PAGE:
Sussex

Music director Jonathan Smith jailed for sex abuse

Abuser Jonathan Smith, also known as Jonathan Grieves-Smith Image copyright Sussex Police
Image caption Jonathan Smith, also known as Jonathan Grieves-Smith, had a successful musical career

A world renowned music director who used "psychological manipulation" and blackmail to abuse and rape a young girl has been jailed.

Jonathan Smith, 57, carried out a "campaign of sexual violence" against the girl in Lewes, East Sussex, in the 1980s and early 1990s.

He was found guilty of 16 sex offences and sentenced to 24 years.

In a victim statement read out at Hove Crown Court, his victim called him the "destroyer of souls".

He was found guilty of two counts of rape, two of buggery, 10 counts of indecent assault and two of gross indecency with a child following an earlier trial.

'Spiral of despair'

Following the abuse Smith went on to build a reputation as a respected conductor across the UK, Europe, the US, Australia and New Zealand, the court heard.

He had been living in Victoria, Australia, since 1998 and was a choirmaster of the Melbourne Symphony Orchestra.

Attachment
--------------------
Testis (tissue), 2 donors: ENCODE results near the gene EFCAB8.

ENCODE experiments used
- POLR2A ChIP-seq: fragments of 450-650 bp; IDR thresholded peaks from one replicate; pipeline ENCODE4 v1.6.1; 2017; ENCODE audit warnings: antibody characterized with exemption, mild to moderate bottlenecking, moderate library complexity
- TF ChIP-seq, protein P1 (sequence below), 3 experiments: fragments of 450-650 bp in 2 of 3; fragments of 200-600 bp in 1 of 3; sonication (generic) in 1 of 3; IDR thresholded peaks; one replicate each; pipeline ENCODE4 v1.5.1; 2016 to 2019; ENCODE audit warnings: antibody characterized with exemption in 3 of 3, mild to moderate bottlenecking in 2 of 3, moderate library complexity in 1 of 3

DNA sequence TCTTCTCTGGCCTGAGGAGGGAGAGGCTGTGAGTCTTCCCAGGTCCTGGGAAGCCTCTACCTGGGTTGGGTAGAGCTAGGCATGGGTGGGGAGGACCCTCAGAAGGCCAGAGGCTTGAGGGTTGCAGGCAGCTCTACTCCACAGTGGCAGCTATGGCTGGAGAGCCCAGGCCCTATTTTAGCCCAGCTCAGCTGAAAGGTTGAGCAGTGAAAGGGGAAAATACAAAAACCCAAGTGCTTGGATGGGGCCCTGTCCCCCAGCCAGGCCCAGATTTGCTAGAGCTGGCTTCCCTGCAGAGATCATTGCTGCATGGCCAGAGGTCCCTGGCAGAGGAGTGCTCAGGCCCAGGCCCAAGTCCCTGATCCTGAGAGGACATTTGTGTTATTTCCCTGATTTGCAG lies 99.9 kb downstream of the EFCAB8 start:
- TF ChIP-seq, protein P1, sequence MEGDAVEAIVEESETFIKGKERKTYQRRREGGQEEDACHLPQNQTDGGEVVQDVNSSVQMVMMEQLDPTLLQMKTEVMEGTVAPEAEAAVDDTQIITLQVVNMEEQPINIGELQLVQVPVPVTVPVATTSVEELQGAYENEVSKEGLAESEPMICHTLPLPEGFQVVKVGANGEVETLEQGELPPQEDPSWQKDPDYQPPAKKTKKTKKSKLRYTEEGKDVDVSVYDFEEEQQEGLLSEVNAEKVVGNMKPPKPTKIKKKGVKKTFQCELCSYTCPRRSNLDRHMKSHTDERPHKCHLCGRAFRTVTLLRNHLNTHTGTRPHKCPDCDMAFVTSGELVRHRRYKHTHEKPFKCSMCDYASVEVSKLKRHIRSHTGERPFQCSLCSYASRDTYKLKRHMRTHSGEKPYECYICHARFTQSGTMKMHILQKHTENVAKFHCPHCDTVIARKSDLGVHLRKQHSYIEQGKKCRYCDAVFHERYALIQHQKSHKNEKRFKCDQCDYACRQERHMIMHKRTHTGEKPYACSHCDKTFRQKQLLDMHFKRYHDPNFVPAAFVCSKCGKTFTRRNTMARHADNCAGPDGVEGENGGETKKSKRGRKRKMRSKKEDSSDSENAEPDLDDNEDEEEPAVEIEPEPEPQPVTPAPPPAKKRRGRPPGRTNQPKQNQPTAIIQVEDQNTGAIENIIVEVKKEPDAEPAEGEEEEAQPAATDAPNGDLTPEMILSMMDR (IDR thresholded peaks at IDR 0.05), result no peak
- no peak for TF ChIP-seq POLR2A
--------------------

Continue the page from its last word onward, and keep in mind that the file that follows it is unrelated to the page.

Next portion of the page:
He returned to the UK following a four-year extradition process and was living in Tewkesbury, Gloucestershire.

During his sentencing via Skype on Tuesday, prosecutor Richard Hearnden said: "Smith engaged in grooming behaviour, acted in breach of trust and the offences were planned to a significant degree."

He said Smith had caused "severe psychological harm" to the victim, as well as blackmailing her to stop her from speaking out.

'Fortitude'

In her impact statement the victim said Smith told her she was "special", and she lived in "a delusional and made-up world believing as long as I was physically wanted I was wanted".

Judge Paul Tain praised her bravery, and said despite her "spiral of despair... her fortitude in giving her evidence showed me that her future can be a lot better than parts of her past have been".

Defence barrister Jane Rowley said Smith had made a "profound contribution to music" and was unlikely to ever work again.

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